The idea is to manipulate the continuos supply of seven different shapes so that they fit together almost like a jigsaw puzzle - the object being to form complete, unbroken lines horizontally across the playfield.


When a line is completed it disappears and everything above it drops down into the empty space.


The difficulty lies in the fact that if a line has a space in it, it won't drop down. The game ends when the shapes have reached the top of the playfield, which is twenty lines high.


The scoring system is arranged so that you get a number of points for every shape which fits into the playfield and extra points for forming complete lines.


Your score is also modified by the level of the game - the higher the level, the higher the score. The lowest level is slow and you have plenty of time to manoeuvre the shapes - the highest level is so fast that you hardly have time to realise what shape has appeared before it reaches the bottom.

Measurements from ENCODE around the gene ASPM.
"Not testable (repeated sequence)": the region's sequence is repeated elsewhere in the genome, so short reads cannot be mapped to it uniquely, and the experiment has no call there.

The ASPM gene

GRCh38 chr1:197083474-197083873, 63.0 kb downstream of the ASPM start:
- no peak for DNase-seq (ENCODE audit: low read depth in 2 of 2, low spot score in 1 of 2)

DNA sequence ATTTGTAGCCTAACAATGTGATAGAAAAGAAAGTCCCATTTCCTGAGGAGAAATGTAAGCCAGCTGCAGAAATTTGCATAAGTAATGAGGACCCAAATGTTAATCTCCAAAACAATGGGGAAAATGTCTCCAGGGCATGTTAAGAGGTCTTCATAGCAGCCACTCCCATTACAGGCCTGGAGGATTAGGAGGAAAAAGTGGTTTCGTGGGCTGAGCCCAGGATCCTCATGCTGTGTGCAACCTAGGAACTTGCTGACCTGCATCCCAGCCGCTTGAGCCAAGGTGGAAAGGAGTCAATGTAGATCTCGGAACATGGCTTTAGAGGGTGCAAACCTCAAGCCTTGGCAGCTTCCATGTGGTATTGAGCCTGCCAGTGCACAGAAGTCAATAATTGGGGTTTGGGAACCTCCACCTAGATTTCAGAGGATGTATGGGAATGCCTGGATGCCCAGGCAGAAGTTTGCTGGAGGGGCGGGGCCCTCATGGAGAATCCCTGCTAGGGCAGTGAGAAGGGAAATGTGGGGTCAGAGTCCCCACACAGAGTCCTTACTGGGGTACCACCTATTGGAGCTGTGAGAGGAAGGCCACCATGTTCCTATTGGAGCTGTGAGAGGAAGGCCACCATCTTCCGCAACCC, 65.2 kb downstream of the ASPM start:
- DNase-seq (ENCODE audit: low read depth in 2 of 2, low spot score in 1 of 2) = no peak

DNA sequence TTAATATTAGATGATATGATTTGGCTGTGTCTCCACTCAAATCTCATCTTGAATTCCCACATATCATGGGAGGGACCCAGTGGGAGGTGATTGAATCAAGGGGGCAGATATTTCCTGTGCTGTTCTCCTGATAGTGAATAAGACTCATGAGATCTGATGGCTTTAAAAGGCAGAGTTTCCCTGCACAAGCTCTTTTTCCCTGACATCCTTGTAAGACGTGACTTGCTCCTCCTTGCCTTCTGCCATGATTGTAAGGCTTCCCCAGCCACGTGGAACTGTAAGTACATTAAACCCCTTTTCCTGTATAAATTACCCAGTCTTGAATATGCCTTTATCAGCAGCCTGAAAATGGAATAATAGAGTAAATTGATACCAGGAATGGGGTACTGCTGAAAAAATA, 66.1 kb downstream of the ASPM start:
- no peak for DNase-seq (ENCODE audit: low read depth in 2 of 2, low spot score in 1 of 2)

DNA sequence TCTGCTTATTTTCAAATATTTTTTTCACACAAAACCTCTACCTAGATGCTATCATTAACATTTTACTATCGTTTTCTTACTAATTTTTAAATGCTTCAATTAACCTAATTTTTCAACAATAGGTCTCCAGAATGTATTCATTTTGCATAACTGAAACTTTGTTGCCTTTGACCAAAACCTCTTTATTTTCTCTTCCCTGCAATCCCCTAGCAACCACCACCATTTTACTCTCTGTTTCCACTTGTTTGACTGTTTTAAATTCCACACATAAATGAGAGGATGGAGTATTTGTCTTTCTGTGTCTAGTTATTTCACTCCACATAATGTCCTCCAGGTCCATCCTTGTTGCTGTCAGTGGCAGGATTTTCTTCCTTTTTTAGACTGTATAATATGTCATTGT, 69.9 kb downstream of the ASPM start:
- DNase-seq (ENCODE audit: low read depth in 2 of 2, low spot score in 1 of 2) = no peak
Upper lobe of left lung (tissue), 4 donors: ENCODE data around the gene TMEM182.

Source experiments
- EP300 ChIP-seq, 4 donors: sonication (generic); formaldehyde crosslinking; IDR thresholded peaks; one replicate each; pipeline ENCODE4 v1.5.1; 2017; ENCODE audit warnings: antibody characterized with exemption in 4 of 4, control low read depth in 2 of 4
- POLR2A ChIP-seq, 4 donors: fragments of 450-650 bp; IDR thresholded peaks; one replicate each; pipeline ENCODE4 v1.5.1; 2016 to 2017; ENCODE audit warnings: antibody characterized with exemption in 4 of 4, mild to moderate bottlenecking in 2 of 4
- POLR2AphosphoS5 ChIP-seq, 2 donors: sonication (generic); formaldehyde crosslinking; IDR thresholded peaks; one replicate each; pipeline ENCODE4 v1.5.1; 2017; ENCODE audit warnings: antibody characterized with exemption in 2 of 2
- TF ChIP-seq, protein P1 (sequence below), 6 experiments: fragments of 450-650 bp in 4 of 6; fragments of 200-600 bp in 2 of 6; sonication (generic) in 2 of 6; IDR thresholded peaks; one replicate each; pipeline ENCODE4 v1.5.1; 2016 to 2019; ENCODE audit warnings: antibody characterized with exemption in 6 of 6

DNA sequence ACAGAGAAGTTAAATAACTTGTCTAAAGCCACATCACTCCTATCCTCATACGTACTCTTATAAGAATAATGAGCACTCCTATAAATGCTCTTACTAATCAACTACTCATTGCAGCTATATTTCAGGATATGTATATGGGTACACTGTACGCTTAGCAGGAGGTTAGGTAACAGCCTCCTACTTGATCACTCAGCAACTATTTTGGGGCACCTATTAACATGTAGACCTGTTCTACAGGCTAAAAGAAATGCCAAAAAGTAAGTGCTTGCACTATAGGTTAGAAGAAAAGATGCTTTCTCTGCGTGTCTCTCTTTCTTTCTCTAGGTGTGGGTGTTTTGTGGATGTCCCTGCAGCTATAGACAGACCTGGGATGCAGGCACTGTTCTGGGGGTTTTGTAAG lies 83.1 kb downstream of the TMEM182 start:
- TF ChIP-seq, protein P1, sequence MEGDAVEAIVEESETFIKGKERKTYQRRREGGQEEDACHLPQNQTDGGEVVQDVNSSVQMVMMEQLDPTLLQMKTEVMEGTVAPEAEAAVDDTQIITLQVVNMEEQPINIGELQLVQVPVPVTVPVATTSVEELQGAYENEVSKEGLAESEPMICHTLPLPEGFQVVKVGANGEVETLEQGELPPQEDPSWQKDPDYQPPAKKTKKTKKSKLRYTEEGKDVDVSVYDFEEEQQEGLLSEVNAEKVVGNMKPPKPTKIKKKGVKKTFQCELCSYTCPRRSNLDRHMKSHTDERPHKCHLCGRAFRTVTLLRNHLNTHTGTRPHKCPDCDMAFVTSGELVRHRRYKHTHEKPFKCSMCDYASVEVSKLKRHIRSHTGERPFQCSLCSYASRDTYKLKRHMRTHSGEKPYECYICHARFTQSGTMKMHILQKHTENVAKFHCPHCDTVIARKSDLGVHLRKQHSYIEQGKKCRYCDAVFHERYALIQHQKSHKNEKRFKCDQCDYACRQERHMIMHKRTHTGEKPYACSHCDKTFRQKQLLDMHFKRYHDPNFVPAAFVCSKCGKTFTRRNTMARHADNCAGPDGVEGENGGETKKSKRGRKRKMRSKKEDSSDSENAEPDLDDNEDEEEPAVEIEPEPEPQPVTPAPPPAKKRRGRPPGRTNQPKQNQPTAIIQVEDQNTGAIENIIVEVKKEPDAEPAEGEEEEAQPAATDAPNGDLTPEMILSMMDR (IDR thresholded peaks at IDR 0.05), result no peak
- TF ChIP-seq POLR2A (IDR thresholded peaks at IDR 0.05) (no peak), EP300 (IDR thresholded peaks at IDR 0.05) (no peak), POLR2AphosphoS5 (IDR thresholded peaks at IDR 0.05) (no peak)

As well as your score several other statistics are constantly displayed and updated on the screen. The useful ones are the total number of completed lines, the number of shapes which have been placed and the current level.


The inclusion of a table which tells you how many times each shape has appeared seems pointless. My guess is that when the game was prepared for release, someone decided the screen looked a bit empty so they decided to fill it up with something that would make things look more complicated than they actually are.


The level of play increases after you have completed a number of lines. For instance, if you start at level zero the game automatically speeds up to level one once you have completed 11 lines. Level two starts at 21 lines, and so on. You can increase the level yourself by pressing the A key.